Ever since we started the application process we’ve been blindsided by a bunch of reasons NOT to go.  We’re still processing them, trying to discern if any of them are God saying “Wait” or if they’re just life being life, or the enemy being the enemy, or what.  It’s exhausting and discouraging, but also a good lesson in trust and learning to listen to the Father.  We’re really in limbo so I can’t say what’s going to happen, but if I don’t at least mention it now and we do decide to go, you’ll all think it came out of thin air, so I’m mentioning it!

At any rate, that’s not the real point of this post, just the background.  Here’s the point: I get prayer updates from someone doing ministry in a dangerous part of the world, and they recently had some people visit the region to see about maybe coming to minister there.  This was in a recent update from my friend, and it just about made me cry, because I can so relate!  I can’t share my friend’s name, but they gave me permission to post this.  If you’re in the same boat, I hope it’s encouraging to you, too!


“Some call them vision trips. Others say they’re survey trips. Whatever the name, it’s all about breathing the air, walking the ground, and wondering if you could do it. Could you make this move? Could you live here, in this stranger than you’ve ever imagined place? It’s about putting your real self and your shimmering dreams before others you may have met only through email, if at all. It’s about listening to what’s said and what’s left unsaid. Its about pushing back the doubts and fears and straining to hear our Father’s voice.

“I am always awed at the courage of vision-trippers. It’s a journey of pure faith; flying face-forward into the abyss. It’s knowing that you’re called but wondering who, if anyone, will receive you. And if they do receive you, will they be glad for it? Will you find a home with the little band, the team you’ve agreed to join? Will you make good decisions? Do you really know who you are? Are you ready? And if you do come, will anyone back home support you? Will people really pray? Will they give? Will they remember you? Will it be enough? And who said you could do this, anyway? Who said you had anything to give? Why don’t you just stay home? Isn’t there enough work to be done there? And how could you take our grandchildren so far away? What about your career and your retirement – and a hundred other challenges?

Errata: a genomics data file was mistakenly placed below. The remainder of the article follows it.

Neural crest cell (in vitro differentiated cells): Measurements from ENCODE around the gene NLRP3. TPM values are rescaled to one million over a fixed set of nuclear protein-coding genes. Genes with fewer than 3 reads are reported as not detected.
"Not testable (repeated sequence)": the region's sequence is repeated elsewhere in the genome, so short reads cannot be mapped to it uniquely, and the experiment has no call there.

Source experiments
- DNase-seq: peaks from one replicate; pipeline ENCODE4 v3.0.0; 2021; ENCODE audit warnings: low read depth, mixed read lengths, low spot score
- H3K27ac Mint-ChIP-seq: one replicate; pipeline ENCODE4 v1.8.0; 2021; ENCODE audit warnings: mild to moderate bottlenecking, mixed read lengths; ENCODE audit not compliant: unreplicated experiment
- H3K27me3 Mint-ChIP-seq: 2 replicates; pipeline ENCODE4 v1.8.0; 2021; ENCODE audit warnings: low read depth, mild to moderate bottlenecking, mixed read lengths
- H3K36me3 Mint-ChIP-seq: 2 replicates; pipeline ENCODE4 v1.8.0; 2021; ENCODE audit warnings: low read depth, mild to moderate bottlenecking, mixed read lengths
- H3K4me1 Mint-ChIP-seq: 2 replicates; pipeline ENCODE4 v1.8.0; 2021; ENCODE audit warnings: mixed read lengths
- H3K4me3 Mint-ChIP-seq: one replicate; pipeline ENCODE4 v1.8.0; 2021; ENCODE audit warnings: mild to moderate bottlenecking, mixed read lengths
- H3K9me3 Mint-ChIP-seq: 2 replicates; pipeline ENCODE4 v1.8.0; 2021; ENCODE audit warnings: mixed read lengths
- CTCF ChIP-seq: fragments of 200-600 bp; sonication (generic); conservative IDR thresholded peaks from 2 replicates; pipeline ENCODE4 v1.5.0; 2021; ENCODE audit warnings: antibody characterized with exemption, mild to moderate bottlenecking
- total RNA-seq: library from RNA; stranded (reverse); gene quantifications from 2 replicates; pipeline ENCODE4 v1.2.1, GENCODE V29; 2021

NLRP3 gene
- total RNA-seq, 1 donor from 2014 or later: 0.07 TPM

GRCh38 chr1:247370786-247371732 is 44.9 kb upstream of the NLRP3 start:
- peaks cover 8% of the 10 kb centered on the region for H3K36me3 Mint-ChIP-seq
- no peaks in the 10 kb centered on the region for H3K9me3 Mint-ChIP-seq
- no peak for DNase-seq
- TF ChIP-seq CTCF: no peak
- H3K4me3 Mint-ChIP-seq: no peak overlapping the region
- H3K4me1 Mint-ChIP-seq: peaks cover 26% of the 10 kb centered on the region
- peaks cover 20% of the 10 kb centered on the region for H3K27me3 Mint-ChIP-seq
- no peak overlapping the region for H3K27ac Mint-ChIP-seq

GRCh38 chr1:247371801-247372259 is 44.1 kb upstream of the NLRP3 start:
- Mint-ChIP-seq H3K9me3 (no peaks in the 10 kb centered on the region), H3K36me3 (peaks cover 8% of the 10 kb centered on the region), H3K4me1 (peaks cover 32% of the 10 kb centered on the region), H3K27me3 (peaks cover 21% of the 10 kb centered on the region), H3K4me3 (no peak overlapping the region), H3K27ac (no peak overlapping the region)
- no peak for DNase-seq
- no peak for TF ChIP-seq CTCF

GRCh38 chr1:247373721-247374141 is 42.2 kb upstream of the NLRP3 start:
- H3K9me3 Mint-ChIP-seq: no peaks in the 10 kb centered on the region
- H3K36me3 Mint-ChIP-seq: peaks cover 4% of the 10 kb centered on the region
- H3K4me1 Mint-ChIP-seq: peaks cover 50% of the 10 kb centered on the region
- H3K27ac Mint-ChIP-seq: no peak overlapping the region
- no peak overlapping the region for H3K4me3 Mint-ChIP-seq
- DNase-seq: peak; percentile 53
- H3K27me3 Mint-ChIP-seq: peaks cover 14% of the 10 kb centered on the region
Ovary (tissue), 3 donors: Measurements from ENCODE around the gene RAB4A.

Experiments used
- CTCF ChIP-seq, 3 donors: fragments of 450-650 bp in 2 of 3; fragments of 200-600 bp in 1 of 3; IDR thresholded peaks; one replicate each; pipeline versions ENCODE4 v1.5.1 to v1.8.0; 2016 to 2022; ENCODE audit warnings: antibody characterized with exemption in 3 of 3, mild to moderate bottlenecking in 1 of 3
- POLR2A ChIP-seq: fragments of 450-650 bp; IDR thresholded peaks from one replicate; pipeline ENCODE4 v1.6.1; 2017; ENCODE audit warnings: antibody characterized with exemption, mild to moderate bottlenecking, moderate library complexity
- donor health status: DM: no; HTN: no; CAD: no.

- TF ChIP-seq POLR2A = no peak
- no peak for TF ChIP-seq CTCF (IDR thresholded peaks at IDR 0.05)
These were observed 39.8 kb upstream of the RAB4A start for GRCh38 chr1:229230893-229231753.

“This is why I’m always awed at the faith of vision-trippers. These are folks who’ve started the journey. Who’ve stood up and bravely said; ‘I want to go.’  They have some partners who’ve said; ‘I believe in you.’ Who pray and give – who invest in the brave dream that’s not yet been fulfilled. They’ve completed applications and joined an organization. They’ve prayed their hearts out and started counting the cost. They’ve stepped headlong into a spiritual battle the likes of which they’ve never experienced before. The enemy rises up in rage. “Who do you think you are!?!” With weapons of doubt and fear, he would stop us in our tracks if God were not with us. This is why I love vision-trippers. I love their sheer courage and trembling faith. The next steps are clear; join a field-team, raise support and go. If you know any such people, cheer them on. Celebrate their journey. Enjoy the overflow of their faith.”

July 1, 2010

The Journey

Posted in Watermarks in Progress tagged , , , , , at 11:55 pm by Tamara

I sat in a far corner of the bustling terminal, dressed in pants and a long cotton coat in spite of the stifling heat.  The most amazing thing, however, was the scarf covering my hair and wrapped around my shoulders.  I’d been waiting long months, months full of endless preparations, worry, details, communication, and tears.  Now, at long last, I had arrived in the airport in Dubai, pulled that scarf out of my suitcase and carefully placed it on my head.  It was like becoming someone else.

The exhausted knot of worry in my stomach was accompanied by a leaden feeling that seemed to slug through my veins.  I was terrified.  Through the entire lonely trip I’d felt distant and removed, like I was watching myself in a movie.  I found myself repeating an inner monologue as though I was commenting on my life from outside.

What am I doing?  I’m not brave!  Why am I here?  What was I thinking?  I can’t do this.  I’m not…brave.